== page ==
In the April issue of Trial magazine, there's a good article about mediation titled "What mediators really want to hear." It's based on interviews with veteran mediators Judith Meyer, John Leo Wagner, and Joe Epstein, and was written by the editorial staff at Trial.
Here's some of what you'll learn if you can get your hands on a copy, which unfortunately isn't available online to non-subscribers:
- Powerpoint and video presentations are often "boring and pedantic." Even if not, they are often so emotionally overwrought that they irritate the other side into unnecessarily stonewalling. If you're going to make a detailed presentation, take care. On the other hand, photographs and chronologies often help a mediator quickly understand the facts.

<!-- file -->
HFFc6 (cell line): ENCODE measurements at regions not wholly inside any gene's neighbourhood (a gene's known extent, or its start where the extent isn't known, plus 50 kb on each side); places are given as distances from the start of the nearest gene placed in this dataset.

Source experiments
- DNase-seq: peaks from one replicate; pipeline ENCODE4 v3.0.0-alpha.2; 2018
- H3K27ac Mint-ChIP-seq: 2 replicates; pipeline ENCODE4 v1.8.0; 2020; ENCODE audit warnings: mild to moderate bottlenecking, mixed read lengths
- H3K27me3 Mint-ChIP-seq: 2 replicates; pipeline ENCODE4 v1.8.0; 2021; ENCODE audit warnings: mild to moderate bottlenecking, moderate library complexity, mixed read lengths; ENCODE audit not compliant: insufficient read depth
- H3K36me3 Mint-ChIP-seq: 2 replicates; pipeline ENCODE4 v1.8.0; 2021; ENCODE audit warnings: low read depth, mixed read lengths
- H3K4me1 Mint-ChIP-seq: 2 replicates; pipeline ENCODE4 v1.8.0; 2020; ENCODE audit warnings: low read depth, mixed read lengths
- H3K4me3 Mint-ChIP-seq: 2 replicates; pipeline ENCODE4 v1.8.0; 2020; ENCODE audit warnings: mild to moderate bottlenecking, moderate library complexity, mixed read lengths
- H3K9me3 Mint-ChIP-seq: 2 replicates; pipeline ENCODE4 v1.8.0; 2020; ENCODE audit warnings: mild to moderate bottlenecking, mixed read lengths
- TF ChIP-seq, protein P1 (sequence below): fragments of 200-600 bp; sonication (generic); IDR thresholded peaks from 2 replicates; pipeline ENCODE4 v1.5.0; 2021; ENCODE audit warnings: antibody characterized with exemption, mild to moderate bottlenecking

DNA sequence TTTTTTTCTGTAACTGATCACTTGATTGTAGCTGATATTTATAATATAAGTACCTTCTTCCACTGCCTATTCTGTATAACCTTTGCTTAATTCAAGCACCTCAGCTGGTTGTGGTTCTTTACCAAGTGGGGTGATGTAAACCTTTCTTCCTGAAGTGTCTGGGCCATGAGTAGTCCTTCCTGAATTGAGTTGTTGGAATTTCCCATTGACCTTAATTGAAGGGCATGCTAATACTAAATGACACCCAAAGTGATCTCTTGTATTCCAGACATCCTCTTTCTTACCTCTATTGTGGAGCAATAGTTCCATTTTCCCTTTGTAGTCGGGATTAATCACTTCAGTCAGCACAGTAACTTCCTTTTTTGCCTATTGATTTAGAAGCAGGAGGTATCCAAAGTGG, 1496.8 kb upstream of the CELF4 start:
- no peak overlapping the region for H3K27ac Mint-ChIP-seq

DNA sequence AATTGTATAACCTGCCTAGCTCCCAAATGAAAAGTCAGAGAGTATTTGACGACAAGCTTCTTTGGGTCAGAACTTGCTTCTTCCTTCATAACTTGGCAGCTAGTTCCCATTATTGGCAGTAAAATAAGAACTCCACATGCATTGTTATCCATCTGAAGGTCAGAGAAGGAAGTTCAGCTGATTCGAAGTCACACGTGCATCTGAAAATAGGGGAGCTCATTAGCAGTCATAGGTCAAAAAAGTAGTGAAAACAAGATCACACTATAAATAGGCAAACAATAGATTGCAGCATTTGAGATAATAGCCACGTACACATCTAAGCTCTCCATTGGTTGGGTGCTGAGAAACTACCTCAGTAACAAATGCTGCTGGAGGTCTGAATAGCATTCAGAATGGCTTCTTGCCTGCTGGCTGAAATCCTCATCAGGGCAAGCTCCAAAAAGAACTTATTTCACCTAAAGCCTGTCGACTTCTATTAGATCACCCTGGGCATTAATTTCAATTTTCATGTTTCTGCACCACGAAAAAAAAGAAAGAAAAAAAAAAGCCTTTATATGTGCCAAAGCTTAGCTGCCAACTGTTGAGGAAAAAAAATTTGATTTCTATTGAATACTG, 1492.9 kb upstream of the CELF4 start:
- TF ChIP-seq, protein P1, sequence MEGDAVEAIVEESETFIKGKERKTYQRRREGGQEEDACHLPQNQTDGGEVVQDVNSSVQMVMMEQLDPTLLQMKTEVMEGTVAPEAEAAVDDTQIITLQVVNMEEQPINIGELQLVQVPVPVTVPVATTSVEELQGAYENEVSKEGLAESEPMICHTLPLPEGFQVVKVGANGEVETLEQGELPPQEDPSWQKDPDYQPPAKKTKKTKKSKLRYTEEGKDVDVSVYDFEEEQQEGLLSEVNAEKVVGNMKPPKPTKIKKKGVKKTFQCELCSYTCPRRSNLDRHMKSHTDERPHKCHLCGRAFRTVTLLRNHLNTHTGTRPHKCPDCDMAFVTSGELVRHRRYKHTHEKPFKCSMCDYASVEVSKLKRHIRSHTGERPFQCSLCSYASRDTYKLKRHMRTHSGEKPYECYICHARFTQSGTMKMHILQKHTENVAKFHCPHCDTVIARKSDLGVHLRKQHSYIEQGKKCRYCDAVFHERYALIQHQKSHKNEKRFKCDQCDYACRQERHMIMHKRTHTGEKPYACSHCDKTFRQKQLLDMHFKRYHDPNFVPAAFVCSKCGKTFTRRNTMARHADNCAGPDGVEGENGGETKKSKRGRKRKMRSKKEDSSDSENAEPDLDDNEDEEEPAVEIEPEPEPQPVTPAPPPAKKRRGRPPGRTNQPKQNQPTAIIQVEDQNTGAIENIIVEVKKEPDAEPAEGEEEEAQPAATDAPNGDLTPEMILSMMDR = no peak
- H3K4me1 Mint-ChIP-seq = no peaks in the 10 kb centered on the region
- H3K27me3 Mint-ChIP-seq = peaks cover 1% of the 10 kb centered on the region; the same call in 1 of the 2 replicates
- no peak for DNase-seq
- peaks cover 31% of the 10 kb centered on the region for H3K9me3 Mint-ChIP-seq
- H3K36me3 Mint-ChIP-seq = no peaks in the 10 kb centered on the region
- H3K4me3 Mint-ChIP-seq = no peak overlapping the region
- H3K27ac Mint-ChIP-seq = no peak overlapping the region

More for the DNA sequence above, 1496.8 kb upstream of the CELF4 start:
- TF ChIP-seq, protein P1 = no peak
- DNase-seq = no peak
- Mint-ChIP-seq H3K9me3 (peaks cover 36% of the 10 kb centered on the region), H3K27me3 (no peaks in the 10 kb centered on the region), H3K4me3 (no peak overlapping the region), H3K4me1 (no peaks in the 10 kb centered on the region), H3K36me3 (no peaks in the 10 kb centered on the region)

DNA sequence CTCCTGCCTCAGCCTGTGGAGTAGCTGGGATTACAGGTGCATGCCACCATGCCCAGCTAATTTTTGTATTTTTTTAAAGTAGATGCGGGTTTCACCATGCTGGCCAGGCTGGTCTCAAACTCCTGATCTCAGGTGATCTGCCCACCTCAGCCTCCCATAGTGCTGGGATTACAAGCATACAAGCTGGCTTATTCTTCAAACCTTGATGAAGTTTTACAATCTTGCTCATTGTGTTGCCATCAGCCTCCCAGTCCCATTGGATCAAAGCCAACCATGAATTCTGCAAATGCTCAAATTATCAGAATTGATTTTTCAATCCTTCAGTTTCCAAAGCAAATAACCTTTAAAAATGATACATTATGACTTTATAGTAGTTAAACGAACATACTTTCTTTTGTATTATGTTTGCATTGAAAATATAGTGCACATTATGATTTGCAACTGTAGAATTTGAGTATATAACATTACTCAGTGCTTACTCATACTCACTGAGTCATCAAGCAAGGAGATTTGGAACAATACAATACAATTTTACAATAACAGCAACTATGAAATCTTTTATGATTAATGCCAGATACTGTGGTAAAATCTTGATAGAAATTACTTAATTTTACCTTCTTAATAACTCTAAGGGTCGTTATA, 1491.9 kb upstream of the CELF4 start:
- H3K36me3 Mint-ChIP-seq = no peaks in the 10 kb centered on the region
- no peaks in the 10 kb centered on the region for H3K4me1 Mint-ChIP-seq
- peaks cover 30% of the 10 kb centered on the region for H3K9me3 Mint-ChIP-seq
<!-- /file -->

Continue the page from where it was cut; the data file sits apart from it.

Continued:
- Try to view the process "as a joint problem requiring a solution" and not a "competition to win or lose."
- Make sure you talk to your client about the objective of the mediation. The client should be at the mediation and should be given access to the mediator. Generally, you should let the client speak if the client wants to speak.
- When you're negotiating, don't be a "one-trick pony." That's a lawyer who is always using the same negotiating tactic, mistaking it for something very dramatic: walking out, then returning and walking out again; or drawing a firm line in the sand and promising never to cross it, only to cross it and replace it with another non-negotiable line.
There's much more in the article, which is recommended to both plaintiff and defense lawyers.